I Am Young And I Have Alzheimer's: 6 Awful Realities

Millions of Americans have Alzheimer's. But if you're really unlucky, it won't even wait until you're old -- when forgetting your pants is a bit more socially acceptable -- before it starts eroding your brain. Kevin Ducharme has seen his mother succumb to the disease, and now he's learned that he has it himself. We're giving him a chance to share all he knows about it, while he's still able to share anything at all.

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6
It Can Hit You Young -- Very Young

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We think of Alzheimer's patients as decrepit septuagenarians holed up in nursing homes, still thinking the war is going on (Which war? Korea? Vietnam? On Christmas?). But then there's early-onset Alzheimer's, which strikes, well, early. More people have heard of EOAD nowadays thanks to Terry Pratchett, but even he was diagnosed when he was almost 60. The disease hits other people in their 40s. It can even kick in when you're a teenager.

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Your puns about "old-timers' disease" are now unfunny and inaccurate.

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My great-grandmother, grandmother, and mother all got the disease. Then, after I first sat down to write this very article -- which at the time was about caring for my late mother -- my sister and father pointed out a whole lot of similarities between how my mother acted once upon a time and how I act now. A doctor looked me over and confirmed the diagnosis. I've got Alzheimer's at 41, I've probably had it since my 30s, and within the next decade, my mind's going to go.

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While you're hoping the release of new Star Wars movies make you forget the prequels, that's actually terrifying for me.

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My mother was diagnosed at 46, and back then, it was practically unheard of to get it so young. The state wouldn't pay out any benefits, and not a single lawyer would take the case. It didn't help that we won the genetic lottery with an especially rare type of the disease. But the family got together, represented her ourselves, and took the case all the way to the state supreme court, which was the closest we could get to suing God for what was happening. After four years of court wrangling, we won and got all those benefits in a single lump sum. But you'll forgive us if we didn't celebrate too hard. She still died a couple years later. We'd known she would.

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5
Your Random Personality Disorder Might In Fact Be Alzheimer's

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Some years ago, doctors examined me and diagnosed me with depression. Then anxiety disorder. Then personality disorder. Then agoraphobia. The various medications didn't appear to do any good, but I took them, because I'd literally be crazy not to. But now doctors have given me a revised diagnosis: "Turns out you had Alzheimer's. Sorry for the years of pills which were entirely useless and possibly harmful. No, we don't have any replacements. No one's invented any."

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"You can try inventing some, but frankly, I don't think your brain's up for the task."

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My mother went down the same path. Both of us were social, outgoing, and optimistic before the brain changes. She received her own set of misdiagnoses, getting labeled as bipolar, having night terrors, and that most deadly of afflictions: restless leg syndrome. The fact is that, even with presumed Alzheimer's cases like mine, it's flat-out impossible to diagnose the disease until after the patient has died and doctors chop up your brain like they're paranoid about zombies. When you hear someone has been diagnosed -- whether it's me, your grandma, or Ronald Reagan -- that means they've exhibited signs of dementia and doctors have done tests to try to rule out other possible causes. In my case, we've got a pretty good idea of what's going on, thanks to my family history. But many others don't have that advantage.

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If Alzheimer's makes you wander into traffic, no one will ever know why.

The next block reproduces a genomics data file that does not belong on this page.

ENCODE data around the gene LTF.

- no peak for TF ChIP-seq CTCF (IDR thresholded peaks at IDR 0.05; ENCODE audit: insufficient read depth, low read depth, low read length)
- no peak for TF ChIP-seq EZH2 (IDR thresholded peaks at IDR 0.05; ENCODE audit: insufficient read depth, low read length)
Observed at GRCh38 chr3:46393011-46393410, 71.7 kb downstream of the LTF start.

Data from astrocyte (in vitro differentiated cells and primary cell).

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The number of people who have Alzheimer's is way higher than most of us think. It may well be the third leading cause of death after heart disease and cancer, but no one notices because it's expected that the elderly will peter out mentally. But let me tell you, when you get it young ...

4
You Do Notice How Much Your Brain Slows Down

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Right out of high school, I was tested and had an IQ of 158, for whatever an IQ test is worth. Last year, a psychiatrist had me take some more tests, and I still scored at a genius level in most categories. But then came the categories where speed is involved, and the scores plunged. It was a confirmation of what I'd noticed for a long time, but had never been able to firmly explain.

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"So that's why it takes so long to untangle my earbuds!"
"No, sorry. That's still a mystery."

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When you find out you've got Alzheimer's, you start testing yourself every day. My preferred method is video gaming. That may be where I see the difference clearest. I sit down and play Path Of Exile now, and I see how much faster everything seems, and how much harder it is to keep up. The same difference appears when I work on something slightly more productive. I used to repair computers, but now when I do even a simple job, like hooking up multiple monitors, I see time fly by me as I hobble along.

My mother slowed down the same way. For years, she had this hobby of turning dried flowers and similar stuff into fancy wreaths. Then came my sister's wedding, and we saw her struggling for the first time to put those things together, becoming totally miserable and frustrated in the process. At the time, we giggled and said, "Mom's stressed out again. Better just leave her alone and hope she doesn't flip out." Only later did we realize what was going on with her.

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We would have helped, but even with Alzheimer's, she was still better than us at it.

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For people 30 years older than me, we think this kind of retardation's natural. But I know that it's not, and maybe we shouldn't consider it normal for the elderly, either.

3
Losing Your Ability To Communicate Happens In Stages

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If your particular variety of Alzheimer's eats away at the language centers of your brain, you can say goodbye to regular conversation. I'm not there yet, but I see it beginning. For starters, it's difficult now to tell when people are done speaking. I tend to cut people off mid-sentence now, and my diagnosis is not jerk-itis; it's Alzheimer's. Things like grocery shopping become difficult. I often have to leave without buying anything when all the people talking leave me disoriented and confused. I space out 'til I'm safe at home.